Rate control vs. rhythm control in the management of atrial fibrillation in elderly persons

Humberto J Vidaillet
American Journal of Geriatric Cardiology 2005, 14 (2): 73-8; quiz 79-80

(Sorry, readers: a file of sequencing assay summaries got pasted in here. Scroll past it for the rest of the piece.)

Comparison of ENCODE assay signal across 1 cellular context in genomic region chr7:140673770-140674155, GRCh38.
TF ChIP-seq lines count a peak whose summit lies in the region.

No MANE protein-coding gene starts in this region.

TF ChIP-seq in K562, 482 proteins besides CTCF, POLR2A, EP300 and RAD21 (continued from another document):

Antiarrhythmic medications used to maintain sinus rhythm have long been the treatment of choice in atrial fibrillation. The results of five prospective randomized trials comparing the efficacy and safety of rhythm-control to rate-control strategies are now available. Reflecting the epidemiology of atrial fibrillation in the real world, most subjects enrolled in these investigations were elderly persons at increased risk of stroke or death. All of these trials have had similar results; these studies have failed to demonstrate a clear advantage of one treatment strategy over the other. A prespecified subgroup analysis among 3091 elderly patients in the Atrial Fibrillation Follow-up Investigation of Rhythm Management (AFFIRM) study revealed that rhythm control was associated with a higher risk of death than rate control. This review examines developments leading to and the implications and limitations of these trials and discusses recently issued practice guidelines and the justification for ongoing efforts to develop nonpharmacologic approaches to rhythm management in atrial fibrillation.

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